John Locke offered a very rich and influential account of persons and personal identity in “Of Identity and Diversity,” which is chapter 27 of Book 2 of his An Essay concerning Human Understanding. He added it to the second edition in 1694 upon the recommendation of his friend William Molyneux. Locke’s theory was soon after its publication discussed by his contemporaries and has influenced many present-day discussions of personal identity. Distinctive about Locke’s theory is that he argues that the notion (...)
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  6. Ruth Boeker (2013). Locke on Personal Identity: Consciousness and Concernment. [REVIEW] British Journal for the History of Philosophy 21 (4):803-6.
  7. Barry Dainton (2012). Self-Hood and the Flow of Experience. Grazer Philosophische Studien 84 (1):161-200.
    Analytic philosophy in the 20 th century was largely hostile territory to the self as traditionally conceived, and this tradition has been continued in two recent works: Mark Johnston’s Surviving Death , and Galen Strawson’s Selves . I have argued previously that it is perfectly possible to combine a naturalistic worldview with a conception of the self as a subject of experience , a thing whose only essential attribute is a capacity for unifi ed and continuous experience. I argue here (...)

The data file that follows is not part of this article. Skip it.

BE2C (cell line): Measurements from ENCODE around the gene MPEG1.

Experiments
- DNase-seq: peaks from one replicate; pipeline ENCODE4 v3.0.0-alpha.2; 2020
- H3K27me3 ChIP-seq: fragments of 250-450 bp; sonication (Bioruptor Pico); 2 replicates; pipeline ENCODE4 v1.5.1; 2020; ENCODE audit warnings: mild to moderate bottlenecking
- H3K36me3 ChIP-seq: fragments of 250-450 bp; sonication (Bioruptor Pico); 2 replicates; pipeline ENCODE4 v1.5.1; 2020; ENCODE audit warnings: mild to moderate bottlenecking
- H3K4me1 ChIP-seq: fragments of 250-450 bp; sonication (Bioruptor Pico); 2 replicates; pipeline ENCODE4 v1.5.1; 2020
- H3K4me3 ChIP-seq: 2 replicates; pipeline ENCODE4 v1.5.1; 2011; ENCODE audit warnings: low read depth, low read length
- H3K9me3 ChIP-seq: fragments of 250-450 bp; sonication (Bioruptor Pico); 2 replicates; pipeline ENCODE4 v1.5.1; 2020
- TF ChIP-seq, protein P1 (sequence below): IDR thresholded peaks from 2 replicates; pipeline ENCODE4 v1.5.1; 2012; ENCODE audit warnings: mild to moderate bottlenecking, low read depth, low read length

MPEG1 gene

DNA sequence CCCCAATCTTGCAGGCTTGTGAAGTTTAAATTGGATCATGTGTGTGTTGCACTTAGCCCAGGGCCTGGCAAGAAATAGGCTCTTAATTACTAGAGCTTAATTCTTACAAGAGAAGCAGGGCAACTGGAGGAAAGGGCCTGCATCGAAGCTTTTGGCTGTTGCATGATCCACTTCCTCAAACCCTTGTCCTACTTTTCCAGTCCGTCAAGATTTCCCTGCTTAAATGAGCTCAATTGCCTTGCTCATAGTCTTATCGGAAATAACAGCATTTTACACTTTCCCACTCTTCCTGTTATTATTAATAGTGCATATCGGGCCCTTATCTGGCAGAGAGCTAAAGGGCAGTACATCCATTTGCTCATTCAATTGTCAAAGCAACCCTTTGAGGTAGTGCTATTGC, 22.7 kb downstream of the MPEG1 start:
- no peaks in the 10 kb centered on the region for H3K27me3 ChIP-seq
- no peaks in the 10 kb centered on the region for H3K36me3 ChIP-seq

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  8. Lloyd P. Gerson (1992). The Discovery of the Self in Antiquity. The Personalist Forum 8 (1):249-257.
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  9. Amihud Gilead (2008). A Humean Argument for Personal Identity. Metaphysica 9 (1):1-16.
    Considering various arguments in Hume’s Treatise, I reconstruct a Humean argument against personal identity or unity. According to this argument, each distinct perception is separable from the bundle of perceptions to which it belongs and is thus transferable either to the external, material reality or to another psychical reality, another bundle of perceptions. Nevertheless, such transference (Hume’s word!) is entirely illegitimate, otherwise Hume’s argument against causal inference would have failed; furthermore, it violates private, psychical accessibility. I suggest a Humean thought (...)
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  10. James Giles (1997). No Self to Be Found: The Search for Personal Identity. University Press of America.